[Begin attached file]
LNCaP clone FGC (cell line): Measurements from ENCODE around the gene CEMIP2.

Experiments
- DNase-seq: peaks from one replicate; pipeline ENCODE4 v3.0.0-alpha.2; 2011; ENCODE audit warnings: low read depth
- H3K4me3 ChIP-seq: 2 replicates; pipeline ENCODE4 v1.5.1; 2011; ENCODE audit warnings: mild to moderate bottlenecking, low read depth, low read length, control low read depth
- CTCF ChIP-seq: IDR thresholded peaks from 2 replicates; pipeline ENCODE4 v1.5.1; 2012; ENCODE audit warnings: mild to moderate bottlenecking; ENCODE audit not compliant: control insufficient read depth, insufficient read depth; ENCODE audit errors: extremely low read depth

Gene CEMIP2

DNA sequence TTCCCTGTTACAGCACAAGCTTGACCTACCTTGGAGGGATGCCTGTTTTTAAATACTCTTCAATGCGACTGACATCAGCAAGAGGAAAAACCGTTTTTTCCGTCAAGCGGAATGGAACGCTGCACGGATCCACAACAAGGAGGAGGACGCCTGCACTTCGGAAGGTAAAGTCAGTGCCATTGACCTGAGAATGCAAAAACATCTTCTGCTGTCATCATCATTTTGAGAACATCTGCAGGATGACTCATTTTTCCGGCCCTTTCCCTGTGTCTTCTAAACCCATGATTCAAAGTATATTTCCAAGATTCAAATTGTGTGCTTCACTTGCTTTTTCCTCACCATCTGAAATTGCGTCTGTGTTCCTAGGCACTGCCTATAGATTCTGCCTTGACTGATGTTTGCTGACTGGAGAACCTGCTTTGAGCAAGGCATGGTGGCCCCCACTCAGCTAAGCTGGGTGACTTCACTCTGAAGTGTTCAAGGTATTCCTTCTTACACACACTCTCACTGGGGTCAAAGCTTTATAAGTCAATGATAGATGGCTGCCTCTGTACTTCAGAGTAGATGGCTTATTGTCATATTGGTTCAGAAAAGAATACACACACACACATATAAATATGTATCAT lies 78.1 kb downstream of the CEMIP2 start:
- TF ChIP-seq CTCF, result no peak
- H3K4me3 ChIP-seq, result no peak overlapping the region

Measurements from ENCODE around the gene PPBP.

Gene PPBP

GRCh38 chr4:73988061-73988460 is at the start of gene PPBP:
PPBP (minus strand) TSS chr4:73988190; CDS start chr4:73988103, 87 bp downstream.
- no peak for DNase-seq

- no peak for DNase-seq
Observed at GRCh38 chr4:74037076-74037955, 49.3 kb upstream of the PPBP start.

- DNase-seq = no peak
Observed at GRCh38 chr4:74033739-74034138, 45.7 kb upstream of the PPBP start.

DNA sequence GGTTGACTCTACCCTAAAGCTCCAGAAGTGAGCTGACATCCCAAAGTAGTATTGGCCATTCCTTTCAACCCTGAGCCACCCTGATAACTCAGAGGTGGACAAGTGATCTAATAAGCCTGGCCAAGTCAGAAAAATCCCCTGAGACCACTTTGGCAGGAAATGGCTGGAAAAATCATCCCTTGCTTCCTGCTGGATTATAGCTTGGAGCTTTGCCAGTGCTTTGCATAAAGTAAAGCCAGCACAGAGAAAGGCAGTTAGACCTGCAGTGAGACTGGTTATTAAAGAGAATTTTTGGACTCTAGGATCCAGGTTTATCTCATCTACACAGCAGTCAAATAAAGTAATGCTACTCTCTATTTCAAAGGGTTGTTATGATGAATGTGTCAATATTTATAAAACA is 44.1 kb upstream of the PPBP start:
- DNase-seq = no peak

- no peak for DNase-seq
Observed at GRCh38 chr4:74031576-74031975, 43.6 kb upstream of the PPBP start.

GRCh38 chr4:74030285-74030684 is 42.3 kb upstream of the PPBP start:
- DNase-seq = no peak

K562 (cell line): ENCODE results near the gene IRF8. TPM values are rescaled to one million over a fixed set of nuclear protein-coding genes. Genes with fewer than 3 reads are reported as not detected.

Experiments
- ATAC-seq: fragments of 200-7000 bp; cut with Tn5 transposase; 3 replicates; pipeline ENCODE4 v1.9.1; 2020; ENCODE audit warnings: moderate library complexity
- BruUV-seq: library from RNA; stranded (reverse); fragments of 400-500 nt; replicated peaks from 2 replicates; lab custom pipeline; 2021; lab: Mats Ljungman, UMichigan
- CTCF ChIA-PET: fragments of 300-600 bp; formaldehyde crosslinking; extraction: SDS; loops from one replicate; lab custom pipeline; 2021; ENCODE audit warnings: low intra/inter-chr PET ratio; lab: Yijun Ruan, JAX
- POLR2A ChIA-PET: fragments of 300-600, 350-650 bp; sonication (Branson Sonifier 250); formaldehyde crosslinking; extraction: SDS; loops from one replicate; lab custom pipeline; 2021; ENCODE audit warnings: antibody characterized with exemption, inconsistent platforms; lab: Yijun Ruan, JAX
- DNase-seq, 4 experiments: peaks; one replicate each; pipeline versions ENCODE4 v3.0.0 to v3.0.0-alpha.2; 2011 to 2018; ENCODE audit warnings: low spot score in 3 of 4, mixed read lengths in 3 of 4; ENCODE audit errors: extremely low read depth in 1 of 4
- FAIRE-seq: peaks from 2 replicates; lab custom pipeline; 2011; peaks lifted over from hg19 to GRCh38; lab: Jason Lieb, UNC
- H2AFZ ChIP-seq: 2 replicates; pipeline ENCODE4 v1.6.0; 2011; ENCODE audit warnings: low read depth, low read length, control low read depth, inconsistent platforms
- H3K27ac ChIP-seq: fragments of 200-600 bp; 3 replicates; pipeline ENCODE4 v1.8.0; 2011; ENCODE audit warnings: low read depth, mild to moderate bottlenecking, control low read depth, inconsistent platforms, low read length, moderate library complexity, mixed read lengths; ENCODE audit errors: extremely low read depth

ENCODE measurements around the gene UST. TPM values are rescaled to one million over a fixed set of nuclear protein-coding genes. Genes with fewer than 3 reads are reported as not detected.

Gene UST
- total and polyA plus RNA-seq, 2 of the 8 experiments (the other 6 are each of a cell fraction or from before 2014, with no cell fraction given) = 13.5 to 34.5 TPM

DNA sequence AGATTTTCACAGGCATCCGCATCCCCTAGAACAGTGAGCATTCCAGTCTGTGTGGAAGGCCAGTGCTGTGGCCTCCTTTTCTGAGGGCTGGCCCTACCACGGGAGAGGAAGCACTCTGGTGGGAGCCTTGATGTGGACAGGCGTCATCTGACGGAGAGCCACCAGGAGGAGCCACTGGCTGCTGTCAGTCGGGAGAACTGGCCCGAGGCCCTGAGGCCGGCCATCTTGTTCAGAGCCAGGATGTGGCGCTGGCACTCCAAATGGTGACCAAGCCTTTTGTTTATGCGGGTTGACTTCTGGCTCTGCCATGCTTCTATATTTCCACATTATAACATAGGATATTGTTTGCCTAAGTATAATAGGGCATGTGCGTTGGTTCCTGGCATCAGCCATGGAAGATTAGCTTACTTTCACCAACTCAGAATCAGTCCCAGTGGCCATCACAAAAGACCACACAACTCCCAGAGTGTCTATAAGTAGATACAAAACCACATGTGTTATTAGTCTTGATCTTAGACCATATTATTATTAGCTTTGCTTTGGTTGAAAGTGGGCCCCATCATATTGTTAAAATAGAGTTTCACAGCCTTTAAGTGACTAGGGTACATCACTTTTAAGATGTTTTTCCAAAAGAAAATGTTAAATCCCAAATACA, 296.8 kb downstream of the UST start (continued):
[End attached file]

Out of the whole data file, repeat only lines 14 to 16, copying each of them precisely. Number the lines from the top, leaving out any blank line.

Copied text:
- no peak for DNase-seq

- no peak for DNase-seq
Observed at GRCh38 chr4:74037076-74037955, 49.3 kb upstream of the PPBP start.